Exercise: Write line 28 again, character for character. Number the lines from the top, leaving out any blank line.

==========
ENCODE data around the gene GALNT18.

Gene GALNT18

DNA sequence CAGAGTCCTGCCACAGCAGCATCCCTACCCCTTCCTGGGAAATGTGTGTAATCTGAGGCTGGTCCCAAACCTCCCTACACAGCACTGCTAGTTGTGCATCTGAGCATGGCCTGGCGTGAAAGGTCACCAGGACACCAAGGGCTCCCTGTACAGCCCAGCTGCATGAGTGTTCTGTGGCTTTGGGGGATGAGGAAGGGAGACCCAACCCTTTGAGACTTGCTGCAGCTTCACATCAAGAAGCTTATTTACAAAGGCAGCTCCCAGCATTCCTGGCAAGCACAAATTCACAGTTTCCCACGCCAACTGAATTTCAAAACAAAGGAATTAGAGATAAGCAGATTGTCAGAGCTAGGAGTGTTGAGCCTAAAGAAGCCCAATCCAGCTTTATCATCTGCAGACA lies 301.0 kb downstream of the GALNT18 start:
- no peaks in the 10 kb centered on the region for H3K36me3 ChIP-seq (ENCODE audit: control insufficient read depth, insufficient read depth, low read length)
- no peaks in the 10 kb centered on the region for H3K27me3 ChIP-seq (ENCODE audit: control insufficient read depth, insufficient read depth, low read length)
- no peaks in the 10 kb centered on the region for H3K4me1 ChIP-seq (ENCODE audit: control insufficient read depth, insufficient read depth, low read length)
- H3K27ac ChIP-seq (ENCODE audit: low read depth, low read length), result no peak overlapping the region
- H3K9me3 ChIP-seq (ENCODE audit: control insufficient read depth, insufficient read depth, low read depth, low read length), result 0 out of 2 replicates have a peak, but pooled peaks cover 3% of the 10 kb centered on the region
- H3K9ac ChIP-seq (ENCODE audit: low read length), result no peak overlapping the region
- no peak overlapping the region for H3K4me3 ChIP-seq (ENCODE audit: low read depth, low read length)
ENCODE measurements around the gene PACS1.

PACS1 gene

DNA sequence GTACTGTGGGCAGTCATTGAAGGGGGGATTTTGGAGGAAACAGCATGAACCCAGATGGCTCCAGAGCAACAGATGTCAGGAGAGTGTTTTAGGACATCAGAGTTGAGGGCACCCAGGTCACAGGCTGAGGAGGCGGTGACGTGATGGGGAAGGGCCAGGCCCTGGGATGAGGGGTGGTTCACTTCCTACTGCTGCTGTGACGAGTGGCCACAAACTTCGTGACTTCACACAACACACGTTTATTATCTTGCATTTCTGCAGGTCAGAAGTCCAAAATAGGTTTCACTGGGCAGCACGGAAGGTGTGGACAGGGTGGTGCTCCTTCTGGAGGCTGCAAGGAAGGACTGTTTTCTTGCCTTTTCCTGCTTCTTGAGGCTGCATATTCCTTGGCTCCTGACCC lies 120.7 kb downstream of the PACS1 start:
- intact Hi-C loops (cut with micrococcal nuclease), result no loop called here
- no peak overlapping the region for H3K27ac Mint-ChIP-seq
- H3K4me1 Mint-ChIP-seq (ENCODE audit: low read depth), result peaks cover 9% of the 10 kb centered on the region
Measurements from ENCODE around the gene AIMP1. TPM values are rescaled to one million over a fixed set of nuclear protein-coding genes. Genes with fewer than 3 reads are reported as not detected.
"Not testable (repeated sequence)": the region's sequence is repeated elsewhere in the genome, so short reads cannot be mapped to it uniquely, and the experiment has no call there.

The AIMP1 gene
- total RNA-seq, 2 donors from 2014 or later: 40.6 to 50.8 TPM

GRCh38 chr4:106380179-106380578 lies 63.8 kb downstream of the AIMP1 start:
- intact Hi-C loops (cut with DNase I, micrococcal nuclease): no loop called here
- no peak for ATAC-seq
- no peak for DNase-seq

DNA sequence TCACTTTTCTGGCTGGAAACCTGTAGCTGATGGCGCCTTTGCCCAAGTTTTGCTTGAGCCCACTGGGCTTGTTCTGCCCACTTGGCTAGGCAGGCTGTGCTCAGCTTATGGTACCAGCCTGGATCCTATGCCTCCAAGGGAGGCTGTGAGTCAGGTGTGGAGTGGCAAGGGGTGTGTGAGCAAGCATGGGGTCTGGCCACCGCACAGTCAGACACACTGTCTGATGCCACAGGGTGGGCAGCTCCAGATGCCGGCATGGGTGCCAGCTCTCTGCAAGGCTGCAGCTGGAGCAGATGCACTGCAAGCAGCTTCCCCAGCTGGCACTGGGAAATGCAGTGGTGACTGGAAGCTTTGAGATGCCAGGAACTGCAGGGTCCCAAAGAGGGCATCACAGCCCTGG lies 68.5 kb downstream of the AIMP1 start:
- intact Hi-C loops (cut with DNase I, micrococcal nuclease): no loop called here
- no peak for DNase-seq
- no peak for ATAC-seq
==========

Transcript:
- no peak for ATAC-seq